Take a “horizontal” look around you and consider, “How should I speak to my fellow Christians?” That’s an important question, but admittedly an abstract one, so let’s zoom closer from 30,000 feet to Main Street where you actually live, move, and speak to very specific Christians in very specific moments:


· To your spouse during dinner on Tuesday evening

· To your teenager riding shotgun as you run errands on Saturday morning

· To that person in your small group who opens up to you over coffee at Starbucks


Let’s begin to answer the “horizontal” question by taking a “vertical” look above us and consider, “How does God speak to me and to my fellow Christians?” From Scripture we find the answer, and one of my counseling professors, Dr. Mike Emlet, helpfully sums up its teaching this way: “Scripture reveals that God ministers to his people as:


· Saints who need confirmation of their identity in Christ,

· Sufferers who need comfort in the midst of their affliction, and

· Sinners who need challenge to their sin in light of God’s redemptive mercies.”*


If God sees us from this threefold perspective and moves toward us to speak to this threefold need, then we should do likewise in our conversations with one another. Imagine the church coming into her own, progressively imaging God as each of us learns to speak a Bible-shaped Word (“truth”) in a Bible-shaped way (“love”) toward these Bible-shaped ends (“grow”). It’s what the church should be, can be, and will be by the grace that Jesus gives: “speaking the truth in love, we are to grow up in every way into him” (Ephesians 4:15).


But let me focus your reflections on your everyday conversations still more. As you consider this triad of biblical categories—“saint, sufferer, and sinner”—which of these lenses tends to control the way you see and speak to God’s people around you? Each of these perspectives on our Christian experience is obviously important, but my sense is that—dare I say it?—our conversations with one another often suffer from a grave imbalance: “sinner” gets the most airtime, “sufferer” runs a distant second, and “saint” gets little to no mention at all.


Note carefully: In a post like this, I can’t say everything whenever I try to say something, so please don’t misunderstand and shout me down as minimizing our deepest struggle with sin and our painful struggle with suffering. Here, I simply want to highlight a ministry priority that can get overlooked and neglected in the mix.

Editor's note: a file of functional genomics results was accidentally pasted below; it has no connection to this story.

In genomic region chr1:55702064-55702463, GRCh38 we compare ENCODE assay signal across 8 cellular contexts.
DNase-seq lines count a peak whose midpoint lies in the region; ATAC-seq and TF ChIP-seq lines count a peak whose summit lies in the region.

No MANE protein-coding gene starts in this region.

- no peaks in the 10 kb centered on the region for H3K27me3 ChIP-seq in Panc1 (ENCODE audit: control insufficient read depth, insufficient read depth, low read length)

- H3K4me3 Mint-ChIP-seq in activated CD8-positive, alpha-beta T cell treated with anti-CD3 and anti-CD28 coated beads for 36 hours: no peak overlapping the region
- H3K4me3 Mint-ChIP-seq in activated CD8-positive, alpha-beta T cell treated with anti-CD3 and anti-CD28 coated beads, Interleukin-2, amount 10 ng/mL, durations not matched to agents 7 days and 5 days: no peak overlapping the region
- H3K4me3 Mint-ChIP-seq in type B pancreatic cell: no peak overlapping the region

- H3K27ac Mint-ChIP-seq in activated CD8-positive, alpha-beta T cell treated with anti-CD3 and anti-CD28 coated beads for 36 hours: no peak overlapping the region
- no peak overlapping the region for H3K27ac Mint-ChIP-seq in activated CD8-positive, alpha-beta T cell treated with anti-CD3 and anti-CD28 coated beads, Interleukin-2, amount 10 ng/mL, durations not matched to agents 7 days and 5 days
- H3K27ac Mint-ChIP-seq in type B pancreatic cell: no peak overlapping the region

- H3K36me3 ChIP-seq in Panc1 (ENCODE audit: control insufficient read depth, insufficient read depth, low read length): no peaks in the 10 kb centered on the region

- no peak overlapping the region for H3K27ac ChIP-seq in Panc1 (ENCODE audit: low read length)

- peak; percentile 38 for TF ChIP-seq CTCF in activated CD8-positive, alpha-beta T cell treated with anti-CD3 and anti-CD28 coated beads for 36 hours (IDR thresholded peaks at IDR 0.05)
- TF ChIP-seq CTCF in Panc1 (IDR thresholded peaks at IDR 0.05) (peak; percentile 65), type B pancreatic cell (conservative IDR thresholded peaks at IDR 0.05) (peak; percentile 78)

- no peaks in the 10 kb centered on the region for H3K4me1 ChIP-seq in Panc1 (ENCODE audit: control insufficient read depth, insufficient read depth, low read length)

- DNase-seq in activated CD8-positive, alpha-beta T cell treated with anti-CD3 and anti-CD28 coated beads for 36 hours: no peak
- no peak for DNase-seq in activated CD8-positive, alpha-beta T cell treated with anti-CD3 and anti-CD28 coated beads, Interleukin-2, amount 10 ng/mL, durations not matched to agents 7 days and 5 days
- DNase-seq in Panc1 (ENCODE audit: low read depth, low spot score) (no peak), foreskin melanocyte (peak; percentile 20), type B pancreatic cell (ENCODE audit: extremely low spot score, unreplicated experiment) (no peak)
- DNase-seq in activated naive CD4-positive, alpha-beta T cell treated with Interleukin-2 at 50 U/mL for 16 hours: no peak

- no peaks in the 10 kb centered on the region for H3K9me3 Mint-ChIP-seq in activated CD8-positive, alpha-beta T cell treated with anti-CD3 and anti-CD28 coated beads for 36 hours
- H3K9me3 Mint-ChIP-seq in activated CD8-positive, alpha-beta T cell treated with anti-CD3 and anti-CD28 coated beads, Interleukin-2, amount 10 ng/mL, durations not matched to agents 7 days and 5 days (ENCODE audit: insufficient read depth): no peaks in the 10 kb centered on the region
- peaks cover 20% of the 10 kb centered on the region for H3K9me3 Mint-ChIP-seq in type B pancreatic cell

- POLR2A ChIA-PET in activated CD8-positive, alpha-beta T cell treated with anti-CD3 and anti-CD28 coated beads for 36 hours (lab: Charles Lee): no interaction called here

In my experience, most of the Christians I counsel formally and converse with informally need little convincing that they are “sinners”; they see “the bad” flowing from them, and they grieve it. They also need little reminding that they are “sufferers”; they see “the hard” coming at them, and they are close to sinking under it. What these Christians struggle to see and believe is “the good” that has taken root and is bearing fruit in them, so they need the reassurance that they are “saints” in Christ Jesus in whom the Holy Spirit is actually living and progressively working to transform them into the likeness of Jesus.


Have you noticed how confident and expectant the Apostle Paul is when he ponders this work of the Spirit? “And I am sure of this, that he who began a good work in you will bring it to completion at the day of Jesus Christ” (Philippians 1:6). And have you noticed how relentlessly he looks for and affirms “the good” that he sees in God’s people—even in those Corinthian believers whom he knows to be up to their ears in shameful sins? Before he confronts “the bad” that he sees, he most often affirms “the good” that he sees (e.g., 1 Corinthians 1:2-9).


I likewise love to look for and affirm “the good” that I see in those Christians I counsel formally and converse with informally. It kindles a person’s “vertical” hope in God and “horizontal” trust in me—two essential ingredients for a helping, caring relationship. Some even find it startling, because they’ve been repeatedly pounded with proofs of their sins, without someone ever spotting and voicing signs of their growth in grace. I also find that Christians are more willing to open up and discuss “the hard” in their sufferings and “the bad” in their sins when they know I also see and celebrate “the good” that God is working in and through them.


No wonder God would have us mimic his wise and loving method! Would you join me? This week, make it your priority to catch that Christian in front of you doing something good. And when you see it, take time to enjoy it, and make sure you speak it!



* Michael R. Emlet, “Loving Others as Saints, Sufferers, and Sinners (Part 1),” Journal of Biblical Counseling 32, no. 1 (2018): 35.


Book Recommendations

Saints, Sufferers, and Sinners: Loving Others as God Loves Us by Michael R. Emlet

Side by Side: Walking with Others in Wisdom and Love by Edward T. Welch

Biblical counselors and CCEF colleagues Mike Emlet and Ed Welch, each in a book of their own, unpack still more what it looks like to walk alongside “saints, sufferers, and sinners” in wise love. Must reads!